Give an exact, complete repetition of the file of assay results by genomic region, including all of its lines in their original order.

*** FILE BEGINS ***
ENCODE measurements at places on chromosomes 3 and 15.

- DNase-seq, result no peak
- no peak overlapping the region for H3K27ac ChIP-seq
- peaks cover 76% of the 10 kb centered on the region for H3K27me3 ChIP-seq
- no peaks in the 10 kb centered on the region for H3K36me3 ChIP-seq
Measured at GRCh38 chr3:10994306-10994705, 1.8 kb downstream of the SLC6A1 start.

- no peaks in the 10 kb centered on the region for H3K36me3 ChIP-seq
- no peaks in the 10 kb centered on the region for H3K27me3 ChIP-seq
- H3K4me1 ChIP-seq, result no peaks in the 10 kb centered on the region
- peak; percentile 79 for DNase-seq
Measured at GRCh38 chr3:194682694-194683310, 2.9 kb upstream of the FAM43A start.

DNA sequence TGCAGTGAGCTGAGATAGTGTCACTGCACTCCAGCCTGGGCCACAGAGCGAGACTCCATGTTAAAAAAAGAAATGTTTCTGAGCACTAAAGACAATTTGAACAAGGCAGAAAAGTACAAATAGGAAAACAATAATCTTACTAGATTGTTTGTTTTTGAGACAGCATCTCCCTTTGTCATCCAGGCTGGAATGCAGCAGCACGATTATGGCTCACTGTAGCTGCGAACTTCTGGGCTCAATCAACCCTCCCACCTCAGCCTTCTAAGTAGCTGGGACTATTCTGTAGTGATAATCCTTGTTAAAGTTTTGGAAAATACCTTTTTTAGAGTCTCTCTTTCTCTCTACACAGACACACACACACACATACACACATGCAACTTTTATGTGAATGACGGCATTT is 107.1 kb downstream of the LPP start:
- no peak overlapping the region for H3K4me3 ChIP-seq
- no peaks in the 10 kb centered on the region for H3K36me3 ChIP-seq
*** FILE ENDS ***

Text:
ENCODE measurements at places on chromosomes 3 and 15.

- DNase-seq, result no peak
- no peak overlapping the region for H3K27ac ChIP-seq
- peaks cover 76% of the 10 kb centered on the region for H3K27me3 ChIP-seq
- no peaks in the 10 kb centered on the region for H3K36me3 ChIP-seq
Measured at GRCh38 chr3:10994306-10994705, 1.8 kb downstream of the SLC6A1 start.

- no peaks in the 10 kb centered on the region for H3K36me3 ChIP-seq
- no peaks in the 10 kb centered on the region for H3K27me3 ChIP-seq
- H3K4me1 ChIP-seq, result no peaks in the 10 kb centered on the region
- peak; percentile 79 for DNase-seq
Measured at GRCh38 chr3:194682694-194683310, 2.9 kb upstream of the FAM43A start.

DNA sequence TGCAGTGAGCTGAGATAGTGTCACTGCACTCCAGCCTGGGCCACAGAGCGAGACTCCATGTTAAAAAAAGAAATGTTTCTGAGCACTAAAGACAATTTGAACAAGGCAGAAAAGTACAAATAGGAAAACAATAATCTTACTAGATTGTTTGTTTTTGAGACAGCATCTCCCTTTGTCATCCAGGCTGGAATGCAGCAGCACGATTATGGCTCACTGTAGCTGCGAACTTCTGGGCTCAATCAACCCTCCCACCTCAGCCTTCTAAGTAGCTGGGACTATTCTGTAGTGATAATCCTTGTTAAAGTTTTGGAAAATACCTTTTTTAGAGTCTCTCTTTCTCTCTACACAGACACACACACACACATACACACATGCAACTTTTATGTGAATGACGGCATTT is 107.1 kb downstream of the LPP start:
- no peak overlapping the region for H3K4me3 ChIP-seq
- no peaks in the 10 kb centered on the region for H3K36me3 ChIP-seq